► In today’s NY Times — Why some Amazon workers are fuming about their raise — In Amazon warehouses across the country, many longtime workers are fuming that — based on the information they have received so far — they may end up making thousands of dollars less a year. Yes, Amazon is increasing wages, which will benefit most employees. But it will no longer give out new stock options and monthly bonuses. Some workers believe that means their total compensation will shrink.
► From NBC News — Trump’s tariffs have already cost Ford $1 billion; now it’s planning layoffs — A recent report by Morgan Stanley estimates “a global headcount reduction of approximately 12 percent,” or 24,000 of Ford’s 202,000 workers worldwide.
► In the Seattle Times — Tech workers with ethics concerns now want to know: What are we building this for? — Across the technology industry — from Google, Amazon, Microsoft and Salesforce, to tech startups — rank-and-file employees are demanding greater insight into how their companies are deploying the technology that they build.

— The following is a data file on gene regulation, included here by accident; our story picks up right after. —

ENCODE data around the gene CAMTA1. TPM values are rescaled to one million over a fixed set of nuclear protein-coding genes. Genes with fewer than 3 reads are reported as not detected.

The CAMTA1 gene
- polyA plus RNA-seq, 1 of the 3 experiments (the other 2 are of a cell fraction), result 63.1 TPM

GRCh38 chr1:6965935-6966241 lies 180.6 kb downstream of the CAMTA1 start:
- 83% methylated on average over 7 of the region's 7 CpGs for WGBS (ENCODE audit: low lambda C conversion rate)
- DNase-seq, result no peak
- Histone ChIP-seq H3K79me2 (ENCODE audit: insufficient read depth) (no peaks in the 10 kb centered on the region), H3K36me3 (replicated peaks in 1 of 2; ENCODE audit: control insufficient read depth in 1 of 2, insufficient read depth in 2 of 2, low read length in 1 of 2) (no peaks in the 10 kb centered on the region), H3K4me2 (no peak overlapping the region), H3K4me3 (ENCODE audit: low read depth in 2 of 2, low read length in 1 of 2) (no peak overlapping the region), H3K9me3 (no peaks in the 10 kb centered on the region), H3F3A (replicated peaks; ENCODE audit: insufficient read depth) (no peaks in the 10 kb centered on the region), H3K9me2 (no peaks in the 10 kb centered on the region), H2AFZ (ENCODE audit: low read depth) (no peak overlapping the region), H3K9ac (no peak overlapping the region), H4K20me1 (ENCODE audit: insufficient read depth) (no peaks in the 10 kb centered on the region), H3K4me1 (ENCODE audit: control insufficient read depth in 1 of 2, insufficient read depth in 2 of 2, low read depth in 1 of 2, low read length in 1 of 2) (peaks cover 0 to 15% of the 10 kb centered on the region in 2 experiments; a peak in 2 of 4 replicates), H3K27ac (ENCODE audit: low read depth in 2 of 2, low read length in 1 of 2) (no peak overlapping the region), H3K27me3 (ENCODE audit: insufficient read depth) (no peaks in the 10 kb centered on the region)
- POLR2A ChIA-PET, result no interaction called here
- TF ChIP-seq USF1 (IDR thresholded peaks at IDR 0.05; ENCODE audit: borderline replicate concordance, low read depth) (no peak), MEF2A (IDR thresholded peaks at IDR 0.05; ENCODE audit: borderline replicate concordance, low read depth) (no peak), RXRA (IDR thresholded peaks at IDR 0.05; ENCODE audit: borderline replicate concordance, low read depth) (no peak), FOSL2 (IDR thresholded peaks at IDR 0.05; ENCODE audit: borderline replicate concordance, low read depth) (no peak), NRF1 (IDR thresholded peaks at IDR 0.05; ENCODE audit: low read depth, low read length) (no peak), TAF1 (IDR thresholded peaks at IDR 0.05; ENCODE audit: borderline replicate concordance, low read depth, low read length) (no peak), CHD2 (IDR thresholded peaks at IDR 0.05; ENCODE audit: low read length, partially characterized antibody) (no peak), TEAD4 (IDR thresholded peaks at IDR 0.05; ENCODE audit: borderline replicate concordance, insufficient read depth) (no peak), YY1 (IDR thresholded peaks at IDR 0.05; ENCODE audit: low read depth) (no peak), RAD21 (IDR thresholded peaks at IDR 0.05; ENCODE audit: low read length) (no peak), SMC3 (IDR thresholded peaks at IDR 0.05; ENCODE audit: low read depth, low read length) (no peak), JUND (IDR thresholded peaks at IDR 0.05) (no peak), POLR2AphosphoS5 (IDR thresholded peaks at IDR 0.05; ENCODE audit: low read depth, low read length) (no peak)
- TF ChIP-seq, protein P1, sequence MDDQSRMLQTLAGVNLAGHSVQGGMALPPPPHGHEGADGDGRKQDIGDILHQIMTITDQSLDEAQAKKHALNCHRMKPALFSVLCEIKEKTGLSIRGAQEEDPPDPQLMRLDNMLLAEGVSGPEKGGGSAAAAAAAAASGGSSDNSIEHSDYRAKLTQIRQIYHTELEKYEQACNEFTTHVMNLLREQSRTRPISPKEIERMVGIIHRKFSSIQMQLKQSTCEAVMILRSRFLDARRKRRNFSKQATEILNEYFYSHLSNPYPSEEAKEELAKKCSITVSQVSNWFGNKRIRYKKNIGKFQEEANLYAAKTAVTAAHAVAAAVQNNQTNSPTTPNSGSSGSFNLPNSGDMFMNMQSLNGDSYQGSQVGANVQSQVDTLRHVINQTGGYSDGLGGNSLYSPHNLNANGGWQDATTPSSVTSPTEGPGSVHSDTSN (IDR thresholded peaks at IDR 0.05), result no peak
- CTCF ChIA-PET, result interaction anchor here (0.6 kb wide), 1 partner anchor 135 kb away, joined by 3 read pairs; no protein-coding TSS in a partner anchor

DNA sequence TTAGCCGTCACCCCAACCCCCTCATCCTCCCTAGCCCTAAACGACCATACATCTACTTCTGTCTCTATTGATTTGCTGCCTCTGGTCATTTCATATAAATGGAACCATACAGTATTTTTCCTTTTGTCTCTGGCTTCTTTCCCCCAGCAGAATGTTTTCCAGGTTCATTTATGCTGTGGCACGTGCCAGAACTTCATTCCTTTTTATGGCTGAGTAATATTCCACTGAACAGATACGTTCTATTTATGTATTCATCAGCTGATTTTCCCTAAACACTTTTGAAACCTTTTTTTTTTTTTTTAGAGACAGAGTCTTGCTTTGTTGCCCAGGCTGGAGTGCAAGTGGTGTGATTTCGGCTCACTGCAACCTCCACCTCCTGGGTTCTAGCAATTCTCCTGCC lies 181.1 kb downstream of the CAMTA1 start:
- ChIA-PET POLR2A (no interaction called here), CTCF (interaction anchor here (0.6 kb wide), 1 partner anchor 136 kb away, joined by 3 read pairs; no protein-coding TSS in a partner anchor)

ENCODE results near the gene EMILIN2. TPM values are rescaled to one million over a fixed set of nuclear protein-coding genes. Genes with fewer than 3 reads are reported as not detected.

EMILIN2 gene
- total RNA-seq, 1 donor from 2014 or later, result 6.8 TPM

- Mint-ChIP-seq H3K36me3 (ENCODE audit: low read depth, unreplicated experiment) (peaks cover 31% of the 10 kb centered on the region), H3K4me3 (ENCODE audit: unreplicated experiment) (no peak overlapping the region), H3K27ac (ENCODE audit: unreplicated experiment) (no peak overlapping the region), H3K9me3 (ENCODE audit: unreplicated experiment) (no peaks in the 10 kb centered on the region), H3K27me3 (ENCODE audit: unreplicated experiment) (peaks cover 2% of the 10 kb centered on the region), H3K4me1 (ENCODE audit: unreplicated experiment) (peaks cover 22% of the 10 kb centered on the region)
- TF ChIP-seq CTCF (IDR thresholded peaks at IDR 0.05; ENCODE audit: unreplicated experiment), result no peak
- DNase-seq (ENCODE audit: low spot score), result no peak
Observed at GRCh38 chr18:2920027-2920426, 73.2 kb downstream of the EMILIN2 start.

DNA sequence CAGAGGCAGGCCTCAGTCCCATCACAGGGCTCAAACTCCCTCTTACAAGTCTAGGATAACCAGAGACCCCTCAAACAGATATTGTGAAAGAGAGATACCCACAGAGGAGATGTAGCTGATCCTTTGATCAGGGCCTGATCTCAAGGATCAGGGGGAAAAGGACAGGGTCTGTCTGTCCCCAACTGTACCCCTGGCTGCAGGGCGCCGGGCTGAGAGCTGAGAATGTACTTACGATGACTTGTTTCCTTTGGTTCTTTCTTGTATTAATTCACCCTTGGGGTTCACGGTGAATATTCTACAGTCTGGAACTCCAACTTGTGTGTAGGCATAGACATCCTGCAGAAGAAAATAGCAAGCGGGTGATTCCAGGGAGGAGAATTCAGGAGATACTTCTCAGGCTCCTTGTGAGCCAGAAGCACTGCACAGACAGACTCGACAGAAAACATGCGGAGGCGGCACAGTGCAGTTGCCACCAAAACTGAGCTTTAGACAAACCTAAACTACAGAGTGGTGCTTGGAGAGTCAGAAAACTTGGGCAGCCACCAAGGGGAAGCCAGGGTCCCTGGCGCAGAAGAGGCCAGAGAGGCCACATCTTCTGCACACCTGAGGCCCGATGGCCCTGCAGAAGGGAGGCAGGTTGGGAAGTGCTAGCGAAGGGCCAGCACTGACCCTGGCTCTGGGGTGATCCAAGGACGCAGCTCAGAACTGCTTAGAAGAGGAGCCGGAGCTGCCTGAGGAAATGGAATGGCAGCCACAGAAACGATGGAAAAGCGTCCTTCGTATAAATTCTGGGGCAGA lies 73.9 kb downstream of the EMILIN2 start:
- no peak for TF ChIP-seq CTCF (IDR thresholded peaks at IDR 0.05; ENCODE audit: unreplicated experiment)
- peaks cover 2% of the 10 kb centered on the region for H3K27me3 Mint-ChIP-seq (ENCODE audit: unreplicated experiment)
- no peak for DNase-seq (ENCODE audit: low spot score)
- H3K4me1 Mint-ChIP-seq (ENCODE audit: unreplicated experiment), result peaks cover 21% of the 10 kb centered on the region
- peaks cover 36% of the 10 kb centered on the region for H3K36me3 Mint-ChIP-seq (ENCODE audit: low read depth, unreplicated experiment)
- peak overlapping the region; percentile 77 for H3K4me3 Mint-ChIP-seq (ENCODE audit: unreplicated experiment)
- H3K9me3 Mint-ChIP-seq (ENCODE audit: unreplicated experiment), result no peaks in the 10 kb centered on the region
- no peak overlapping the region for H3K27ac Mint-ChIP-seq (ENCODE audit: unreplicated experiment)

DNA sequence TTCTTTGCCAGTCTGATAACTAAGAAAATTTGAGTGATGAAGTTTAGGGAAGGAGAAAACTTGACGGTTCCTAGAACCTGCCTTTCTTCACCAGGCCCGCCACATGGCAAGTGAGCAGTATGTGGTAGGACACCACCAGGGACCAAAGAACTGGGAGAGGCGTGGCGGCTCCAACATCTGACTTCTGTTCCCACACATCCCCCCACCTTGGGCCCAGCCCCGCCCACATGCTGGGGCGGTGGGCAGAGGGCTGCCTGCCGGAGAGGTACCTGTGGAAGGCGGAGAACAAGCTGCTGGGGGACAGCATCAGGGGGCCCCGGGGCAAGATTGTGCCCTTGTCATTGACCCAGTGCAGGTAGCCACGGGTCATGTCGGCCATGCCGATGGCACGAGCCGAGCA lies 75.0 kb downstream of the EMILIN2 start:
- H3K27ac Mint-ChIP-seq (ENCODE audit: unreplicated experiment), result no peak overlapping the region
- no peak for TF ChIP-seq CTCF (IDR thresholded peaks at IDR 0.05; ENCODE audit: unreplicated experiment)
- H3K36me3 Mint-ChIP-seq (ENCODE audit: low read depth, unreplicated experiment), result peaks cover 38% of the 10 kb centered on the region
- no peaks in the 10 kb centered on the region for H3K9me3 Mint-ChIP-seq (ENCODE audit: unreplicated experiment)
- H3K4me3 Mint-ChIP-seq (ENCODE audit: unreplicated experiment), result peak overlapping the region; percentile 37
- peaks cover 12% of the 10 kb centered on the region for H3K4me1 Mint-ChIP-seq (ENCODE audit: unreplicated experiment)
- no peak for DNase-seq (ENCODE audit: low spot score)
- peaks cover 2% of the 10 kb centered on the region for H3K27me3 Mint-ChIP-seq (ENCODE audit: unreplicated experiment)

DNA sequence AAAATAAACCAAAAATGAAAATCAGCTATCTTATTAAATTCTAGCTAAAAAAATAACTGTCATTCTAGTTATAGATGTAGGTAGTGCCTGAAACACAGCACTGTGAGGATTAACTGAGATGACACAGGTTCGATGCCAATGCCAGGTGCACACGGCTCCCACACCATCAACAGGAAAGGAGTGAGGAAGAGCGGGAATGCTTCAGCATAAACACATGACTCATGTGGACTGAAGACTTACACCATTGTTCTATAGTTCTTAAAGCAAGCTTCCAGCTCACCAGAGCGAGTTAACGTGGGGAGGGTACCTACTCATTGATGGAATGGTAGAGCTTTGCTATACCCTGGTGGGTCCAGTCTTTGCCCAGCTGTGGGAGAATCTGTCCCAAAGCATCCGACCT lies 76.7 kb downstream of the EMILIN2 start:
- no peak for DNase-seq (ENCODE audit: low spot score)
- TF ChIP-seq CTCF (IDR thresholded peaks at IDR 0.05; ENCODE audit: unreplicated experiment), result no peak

► In today’s LA Times — Let’s stop pretending that corporations have any ‘values’ beyond making money (by David Lazarus) — “It makes no more sense to attribute values to a corporation than to a wheelbarrow,” said University of Minnesota professor Ian Maitland. “The corporation has been designed to maximize profit and, as if by an invisible hand, thereby to increase our welfare. If we believe that there are other values far greater than profit, then fine, let’s start nonprofits.” … This kabuki play of corporate values is little more than feel-good propaganda, which may be beneficial from a team-building or marketing perspective, but has nothing to do with a business’ day-to-day operations. There’s nothing wrong with making money or the pursuit of profit. What’s wrong is pretending you have loftier goals in mind.
The Stand posts links to Washington state and national news of interest every weekday morning by 10 a.m.